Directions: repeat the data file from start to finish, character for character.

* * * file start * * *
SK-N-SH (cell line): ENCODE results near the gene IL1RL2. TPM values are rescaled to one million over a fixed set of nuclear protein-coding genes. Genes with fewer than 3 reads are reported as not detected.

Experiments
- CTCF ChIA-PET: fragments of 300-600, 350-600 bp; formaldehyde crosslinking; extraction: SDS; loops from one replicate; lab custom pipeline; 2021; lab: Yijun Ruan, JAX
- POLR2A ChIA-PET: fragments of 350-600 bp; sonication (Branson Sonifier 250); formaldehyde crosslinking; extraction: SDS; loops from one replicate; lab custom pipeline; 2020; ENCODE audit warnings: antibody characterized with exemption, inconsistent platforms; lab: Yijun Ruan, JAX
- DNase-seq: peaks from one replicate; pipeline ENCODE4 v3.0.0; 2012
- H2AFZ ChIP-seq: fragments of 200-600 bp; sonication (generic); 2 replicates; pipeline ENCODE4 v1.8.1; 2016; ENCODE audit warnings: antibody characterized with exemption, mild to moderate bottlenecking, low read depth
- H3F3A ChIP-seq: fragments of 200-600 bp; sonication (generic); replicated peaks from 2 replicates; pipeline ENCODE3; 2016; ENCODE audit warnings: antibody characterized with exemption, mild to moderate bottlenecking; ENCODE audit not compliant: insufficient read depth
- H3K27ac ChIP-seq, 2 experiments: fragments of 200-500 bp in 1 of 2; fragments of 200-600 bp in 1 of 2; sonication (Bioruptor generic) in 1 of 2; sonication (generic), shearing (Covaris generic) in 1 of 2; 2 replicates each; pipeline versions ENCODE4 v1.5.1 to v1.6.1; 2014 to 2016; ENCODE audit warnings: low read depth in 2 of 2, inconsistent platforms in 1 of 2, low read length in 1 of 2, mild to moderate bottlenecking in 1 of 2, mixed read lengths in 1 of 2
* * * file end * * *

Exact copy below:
SK-N-SH (cell line): ENCODE results near the gene IL1RL2. TPM values are rescaled to one million over a fixed set of nuclear protein-coding genes. Genes with fewer than 3 reads are reported as not detected.

Experiments
- CTCF ChIA-PET: fragments of 300-600, 350-600 bp; formaldehyde crosslinking; extraction: SDS; loops from one replicate; lab custom pipeline; 2021; lab: Yijun Ruan, JAX
- POLR2A ChIA-PET: fragments of 350-600 bp; sonication (Branson Sonifier 250); formaldehyde crosslinking; extraction: SDS; loops from one replicate; lab custom pipeline; 2020; ENCODE audit warnings: antibody characterized with exemption, inconsistent platforms; lab: Yijun Ruan, JAX
- DNase-seq: peaks from one replicate; pipeline ENCODE4 v3.0.0; 2012
- H2AFZ ChIP-seq: fragments of 200-600 bp; sonication (generic); 2 replicates; pipeline ENCODE4 v1.8.1; 2016; ENCODE audit warnings: antibody characterized with exemption, mild to moderate bottlenecking, low read depth
- H3F3A ChIP-seq: fragments of 200-600 bp; sonication (generic); replicated peaks from 2 replicates; pipeline ENCODE3; 2016; ENCODE audit warnings: antibody characterized with exemption, mild to moderate bottlenecking; ENCODE audit not compliant: insufficient read depth
- H3K27ac ChIP-seq, 2 experiments: fragments of 200-500 bp in 1 of 2; fragments of 200-600 bp in 1 of 2; sonication (Bioruptor generic) in 1 of 2; sonication (generic), shearing (Covaris generic) in 1 of 2; 2 replicates each; pipeline versions ENCODE4 v1.5.1 to v1.6.1; 2014 to 2016; ENCODE audit warnings: low read depth in 2 of 2, inconsistent platforms in 1 of 2, low read length in 1 of 2, mild to moderate bottlenecking in 1 of 2, mixed read lengths in 1 of 2